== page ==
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Will the news come from Paris?

The Paris climate change conference opened yesterday with great fanfare. 40 thousand participants from 195 countries know that this may be the last chance for global mobilization in the fight against climate change. Paris conference 2015: all the questions and answers

"Angle" system - news agency for science and the environment

Preparations for the opening of the Paris Conference. Photo: Ministerio del Ambiente, Flickr
Preparations for the opening of the Paris Conference. Photo: Ministerio del Ambiente, Flickr

Yesterday, the UN conference on climate change opened in Paris. In the next two weeks, delegations from 195 countries will discuss ways to deal with climate change and try to formulate a legally binding international agreement regarding the reduction of greenhouse gas emissions. After a series of more and less successful conferences in the last 20 years, it seems that the Paris conference will mark a significant milestone in the global preparation for climate change. In order to understand what will happen in Paris in the next two weeks, we present you with a guide to the conference, with all the technical details and important questions.

The road to Paris begins in Rio

The winding journey that led to the Paris Conference on climate change began at the Rio de Janeiro Conference in 1992, where the United Nations Framework Convention on Climate Change (UNFCCC) was adopted for the first time, with the goal of "reducing greenhouse gas emissions to prevent damage to the climate system." The 195 member states of the convention hold a conference (in English Conference of Parties, abbreviated as COP) every year to monitor the implementation of the convention. The conference that takes place this year in Paris is the 21st gathering of the member states, and therefore was named COP21.

The second landmark on the road to Paris was the adoption of the Kyoto Protocol in 1997, in which the member states decided to reduce emissions by five percent from the level of emissions in 1990 by the year 2012. However, developing countries such as China and India were not given specific targets for reducing emissions. Finding a mechanism that balances the reduction of emissions required from the developed countries and between the developing countries was and remains the bone of contention in the creation of a climate agreement, and the hope is that the Paris Conference will find a solution to this.

Despite the optimism, the Kyoto Protocol remains an agreement on paper only, due to the fact that it was not ratified in the US and that many countries simply did not meet the emissions target defined in it. At the same time, it has already become clear that another framework agreement is needed to replace the protocol, mainly due to the fact that China, which was defined as a developing country in the early 15s, has become a large industrialized country and a leading emitter of greenhouse gases accordingly. COP2009 held in Copenhagen in XNUMX was supposed to be the breakthrough in formulating a new international agreement that would succeed the Kyoto Protocol; But the agreement that was drawn up was not approved immediately, and when it was approved a year later it was already too late, and it was doomed to failure.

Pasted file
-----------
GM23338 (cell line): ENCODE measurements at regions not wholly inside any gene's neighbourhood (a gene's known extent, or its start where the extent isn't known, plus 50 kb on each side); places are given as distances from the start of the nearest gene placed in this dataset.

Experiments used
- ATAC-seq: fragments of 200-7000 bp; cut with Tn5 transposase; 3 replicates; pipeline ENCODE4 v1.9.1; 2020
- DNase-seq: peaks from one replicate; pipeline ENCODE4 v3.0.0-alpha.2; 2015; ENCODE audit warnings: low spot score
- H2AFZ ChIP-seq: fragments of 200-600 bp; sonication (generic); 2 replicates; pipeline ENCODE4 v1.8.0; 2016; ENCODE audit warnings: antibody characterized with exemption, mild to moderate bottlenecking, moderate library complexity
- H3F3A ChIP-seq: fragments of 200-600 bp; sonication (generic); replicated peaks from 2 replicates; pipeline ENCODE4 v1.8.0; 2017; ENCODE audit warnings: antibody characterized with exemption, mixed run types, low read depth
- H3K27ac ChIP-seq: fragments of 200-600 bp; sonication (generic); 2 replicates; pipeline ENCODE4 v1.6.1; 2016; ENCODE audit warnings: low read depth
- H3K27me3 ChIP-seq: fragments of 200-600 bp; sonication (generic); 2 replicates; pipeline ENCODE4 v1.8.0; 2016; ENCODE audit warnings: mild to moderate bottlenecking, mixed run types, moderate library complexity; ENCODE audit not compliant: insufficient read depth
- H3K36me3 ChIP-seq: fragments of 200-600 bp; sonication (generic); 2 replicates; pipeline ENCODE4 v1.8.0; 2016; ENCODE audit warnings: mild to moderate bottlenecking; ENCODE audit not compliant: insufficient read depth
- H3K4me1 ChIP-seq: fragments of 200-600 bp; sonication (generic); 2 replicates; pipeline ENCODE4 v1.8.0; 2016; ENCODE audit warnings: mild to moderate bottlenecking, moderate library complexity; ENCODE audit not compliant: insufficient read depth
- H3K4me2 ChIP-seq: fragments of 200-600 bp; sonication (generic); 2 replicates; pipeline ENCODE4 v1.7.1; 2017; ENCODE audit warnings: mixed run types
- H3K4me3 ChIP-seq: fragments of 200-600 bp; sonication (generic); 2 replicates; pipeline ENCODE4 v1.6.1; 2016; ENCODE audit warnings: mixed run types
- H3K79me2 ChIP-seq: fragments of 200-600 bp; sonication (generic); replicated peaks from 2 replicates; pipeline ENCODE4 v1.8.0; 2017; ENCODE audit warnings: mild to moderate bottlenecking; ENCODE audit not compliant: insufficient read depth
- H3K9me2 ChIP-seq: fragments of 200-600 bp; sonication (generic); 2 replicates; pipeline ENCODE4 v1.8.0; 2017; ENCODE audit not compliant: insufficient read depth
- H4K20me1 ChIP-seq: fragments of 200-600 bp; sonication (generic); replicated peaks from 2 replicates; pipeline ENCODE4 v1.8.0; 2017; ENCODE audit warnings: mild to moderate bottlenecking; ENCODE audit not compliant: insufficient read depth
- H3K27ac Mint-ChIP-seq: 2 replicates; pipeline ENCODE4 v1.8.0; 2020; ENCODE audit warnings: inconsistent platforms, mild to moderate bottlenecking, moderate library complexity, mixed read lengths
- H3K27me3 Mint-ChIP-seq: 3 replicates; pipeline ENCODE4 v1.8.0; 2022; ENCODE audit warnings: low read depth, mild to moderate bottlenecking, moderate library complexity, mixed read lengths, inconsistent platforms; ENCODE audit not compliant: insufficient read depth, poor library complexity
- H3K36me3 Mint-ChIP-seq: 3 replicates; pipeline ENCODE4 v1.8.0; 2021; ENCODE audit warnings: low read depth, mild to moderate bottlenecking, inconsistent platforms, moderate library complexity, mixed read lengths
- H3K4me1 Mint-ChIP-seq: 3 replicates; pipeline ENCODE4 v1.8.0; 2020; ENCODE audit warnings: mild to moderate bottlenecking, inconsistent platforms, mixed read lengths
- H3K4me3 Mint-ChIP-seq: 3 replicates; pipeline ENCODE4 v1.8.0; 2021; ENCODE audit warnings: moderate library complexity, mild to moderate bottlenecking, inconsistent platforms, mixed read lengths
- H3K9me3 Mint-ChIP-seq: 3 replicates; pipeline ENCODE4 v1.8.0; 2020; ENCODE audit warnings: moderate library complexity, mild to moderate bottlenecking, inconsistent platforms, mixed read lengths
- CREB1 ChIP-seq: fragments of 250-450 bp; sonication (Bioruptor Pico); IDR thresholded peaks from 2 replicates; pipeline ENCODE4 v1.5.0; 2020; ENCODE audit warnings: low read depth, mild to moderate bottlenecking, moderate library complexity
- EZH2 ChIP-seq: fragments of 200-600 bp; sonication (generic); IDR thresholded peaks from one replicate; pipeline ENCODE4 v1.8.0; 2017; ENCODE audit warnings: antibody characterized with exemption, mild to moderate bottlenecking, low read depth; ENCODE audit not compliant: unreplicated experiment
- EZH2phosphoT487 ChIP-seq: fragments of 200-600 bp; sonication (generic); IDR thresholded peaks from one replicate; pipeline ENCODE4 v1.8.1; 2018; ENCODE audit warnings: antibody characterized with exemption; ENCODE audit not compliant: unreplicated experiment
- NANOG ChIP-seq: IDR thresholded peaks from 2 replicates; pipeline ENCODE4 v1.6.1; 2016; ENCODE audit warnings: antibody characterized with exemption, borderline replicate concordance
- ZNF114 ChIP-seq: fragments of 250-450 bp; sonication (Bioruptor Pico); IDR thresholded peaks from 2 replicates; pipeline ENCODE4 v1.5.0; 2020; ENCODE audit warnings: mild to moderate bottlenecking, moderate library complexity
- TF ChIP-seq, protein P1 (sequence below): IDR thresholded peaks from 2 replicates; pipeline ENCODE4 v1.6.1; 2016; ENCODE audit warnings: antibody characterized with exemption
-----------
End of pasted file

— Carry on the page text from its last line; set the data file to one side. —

It all depends on Obama

The goal of the Paris conference that opens today is to formulate a legally binding international agreement on climate change, which will succeed in stabilizing the warming of the earth at only 2 degrees above the average temperature in the pre-industrial era. This is an ambitious goal, especially given that the Earth has already warmed 0.85 degrees since the pre-industrial era, and scientists predict that without action, the average temperature will rise 4.5 degrees from the pre-industrial era by the end of the century.

The assumption underlying the conference, and currently supported by most scientists in the world, is that the emission of greenhouse gases as a result of the burning of fossil fuels (coal, gas and oil) causes climate change and global warming, and that humans have the ability to stop this change through the reduction of greenhouse gas emissions.

Air pollution in China. Photo: Global Panorama, Flickr
Air pollution in China. Photo: Global Panorama, Flickr

The current agreements regarding the reduction of greenhouse gas emissions are expected to expire in 2020, therefore there is a need to formulate a new agreement that will determine the obligations for another ten years (until 2030), and even beyond that. The participating countries submitted ahead of time their targets for reducing greenhouse gas emissions (known as INDC - Intended Nationally Determined Contributions), each country according to its capacity and its appropriate target year, most of them around 2030. Prof. Ofira Elon from the Shmuel Namon Institute at the Technion and Haifa University, who will participate in the conference , explains that "advance commitments have been received from more than 170 countries, which cover more than 95 percent of the total emissions of greenhouse gases in the world. Unlike previous conferences, this time an emissions reduction target was not dictated from above, but each country set a target for itself according to its capabilities. This is one of the keys to the success of the conference."

Another key to the success of the conference is the active participation of the USA and China - the world leaders in greenhouse gas emissions. In November 2014, after months of secret talks, US President Barack Obama and Chinese President Xi Jinping unveiled a historic agreement to reduce the greenhouse gas emissions of the two polluting powers. The historic agreement was a turning point in the global effort to achieve a binding international agreement to reduce emissions, and gave the UN and UNFCCC member states a boost ahead of the Paris conference.

A significant part of the agreement that will be discussed in Paris is the economic support of the developed countries (and the USA in the lead) to the developing countries to help them reduce greenhouse gas emissions. In previous meetings of the COP, there was talk of a commitment to investments in the amount of 100 billion dollars every year starting in 2020 in the development of technologies for renewable energies. The big question on the agenda is where the huge sum will come from - from the various countries (that is, from the public) or from private sources? The arrangement of the economic side is critical to achieving a binding agreement in Paris and its success in the long term.